7 points
  10. Jay

    Knives Out

    ‘Knives Out 2’ Expected to Drop in Late 2022, Fall Festival Debut Likely
    6 points
  11. “Like a bantha.” From S01E02, it has apparently become a popular meme. There are many more to be found, just google if you want a (sad) laugh. It is undoubtedly one of the worst scenes ever. Sad how they have destroyed a cool character like Boba Fett and turned him into this. Moving on, I am caught up on S01E03. It is continuously ñ lacking in quality, but the chase scene was exceptionally bad. It was slow, horribly slow. And what is up with Boba’s new gang - each in their own color with their own “tricks” - it felt like it belonged in a Harry Potter LEGO movie more than anything else. Also, I am glad that I am not the only one who’s deprived mind had this thought during the chase scene.
    5 points
  12. Just annouced, no word about John's presence, but one can assume, he'll be there https://www.bso.org/events/john-williams-90th Aug 20, 2022, 8:00pm EDT Tanglewood celebrates the 90th birthday of one of its most beloved figures, John Williams, in a special program featuring a selection of his incomparable concert music composed for the BSO and Boston Pops, along with beloved film themes. Join the BSO and an all-star lineup of exceptional guest artists as they salute this inimitable musical icon in an evening of brilliant music and special surprises. Tickets will be for sale on March 10, 2022 10:00am EST
    5 points
  13. Wowzers! So I am sure I listened to this score when I got the blue box in 2008, but for whatever reason, I didn't take to it, and have neglected it ever since. That is, until I listened to Maurizio's great podcast episode about Alexander Courage, which was peppered with many cuts from this score. I REALLY liked what I heard, like was pretty blown away. So I quickly took the LLL edition I had bought but not opened yet and put it in my car with a bunch of other CDs I wanted to open up and listen to. I finally listened to it on work commutes this week. HOLY HELL! What a score! Right away I was seriously impressed by the thematic work. Those early tracks that include the Superman theme, the love theme, the Krypton theme, the Smallville theme, even the flying to Earth music, etc etc, so damn cool! The score effortlessly slides between a ton of old themes and all the new ones with remarkable ease - it all sounds so natural. Courage really took the thematic bed and made everything his own. Then you get the new themes JW wrote integrating it, as well as Courage's own themes, and it all continues to work. He makes the Villains march cooler here than it ever was in the first score! I loved this, this is is amazing. Like, it's low key one of the best film scores of the 80s? I can't wait to listen again. Oh, and also, the two hour run time of the score flies by! There are no dull moments or generic cues, it's two solid hours of good music. (oh... there's also 32 minutes of Paul Fishman source music at the end of the second disc.... I do not intend to listen to that stuff again. Yikes!)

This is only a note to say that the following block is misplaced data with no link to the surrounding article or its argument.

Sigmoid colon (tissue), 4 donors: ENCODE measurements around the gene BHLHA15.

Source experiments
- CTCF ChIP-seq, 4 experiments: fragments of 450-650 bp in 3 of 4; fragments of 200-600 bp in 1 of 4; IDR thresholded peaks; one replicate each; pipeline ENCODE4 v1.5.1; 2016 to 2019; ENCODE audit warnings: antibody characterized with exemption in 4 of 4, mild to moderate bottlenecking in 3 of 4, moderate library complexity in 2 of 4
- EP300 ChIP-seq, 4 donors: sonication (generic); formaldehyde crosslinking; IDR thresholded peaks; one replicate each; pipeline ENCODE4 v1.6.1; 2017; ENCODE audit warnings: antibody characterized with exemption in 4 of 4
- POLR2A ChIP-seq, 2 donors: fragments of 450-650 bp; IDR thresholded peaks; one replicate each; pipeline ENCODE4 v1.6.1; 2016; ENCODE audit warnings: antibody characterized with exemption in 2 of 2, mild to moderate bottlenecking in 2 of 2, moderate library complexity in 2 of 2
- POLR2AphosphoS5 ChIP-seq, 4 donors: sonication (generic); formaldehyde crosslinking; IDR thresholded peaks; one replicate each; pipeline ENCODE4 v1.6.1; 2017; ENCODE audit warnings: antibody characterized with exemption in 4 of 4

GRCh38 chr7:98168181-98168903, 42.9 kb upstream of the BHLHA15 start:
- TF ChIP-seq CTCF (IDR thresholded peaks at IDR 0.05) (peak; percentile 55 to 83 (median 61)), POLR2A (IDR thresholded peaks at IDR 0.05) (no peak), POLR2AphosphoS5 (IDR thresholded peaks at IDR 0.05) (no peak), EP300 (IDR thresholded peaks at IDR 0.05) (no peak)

5 points
  14. Well, it's *also* about the musical flow. Those edits are abrupt, technically and musically. They're perhaps not musically distracting if you don't know the alternative, but they are if you do. You can always argue that the full cue has irrelevant bits that should be cut for a better musical flow (with any musical work, you always have a trade-off between being too elaborate (musically or otherwise) and being too reduced - Strauss and Hoffmansthal make a point of that in Ariadne auf Naxos). But even then you have to weigh that against the effect of cutting it out and what it does to the music, and that's also a trade-off - and one that I often find isn't worth it. Coming from the other side (first being familiar with an album and then speaking out against an expansion because it's been just fine as it was, a rather popular argument in recent times) I find also deceptive: Just because a shortened cue seems fine (or even *is* fine) without closer comparison to the original doesn't mean it's superior, or that the longer version is inferior - not even if at first the original version seems "wrong". Whatever version you're used to can distort how you feel about the other one unless/until you're familiar with both. Sometimes both are fine, sometimes the shortened version is preferrable, sometimes the longer one - in general I usually find the longer versions harmless at the very least (as long as we're speaking of scores of a high musical quality) and shortened versions more often than not to have more downsides than they're worth, even if most of what they drop may not be "important". Or to put it differently: For a concert suite presentation, it may be good to rewrite these kinds of cues and remove the "downtimes", but then you'd also do more restructuring and make the changed thing work again. Simply editing the existing recording of the music as written doesn't achieve that as often as it's claimed, I think, and at the same time is often harmful to the music's integrity.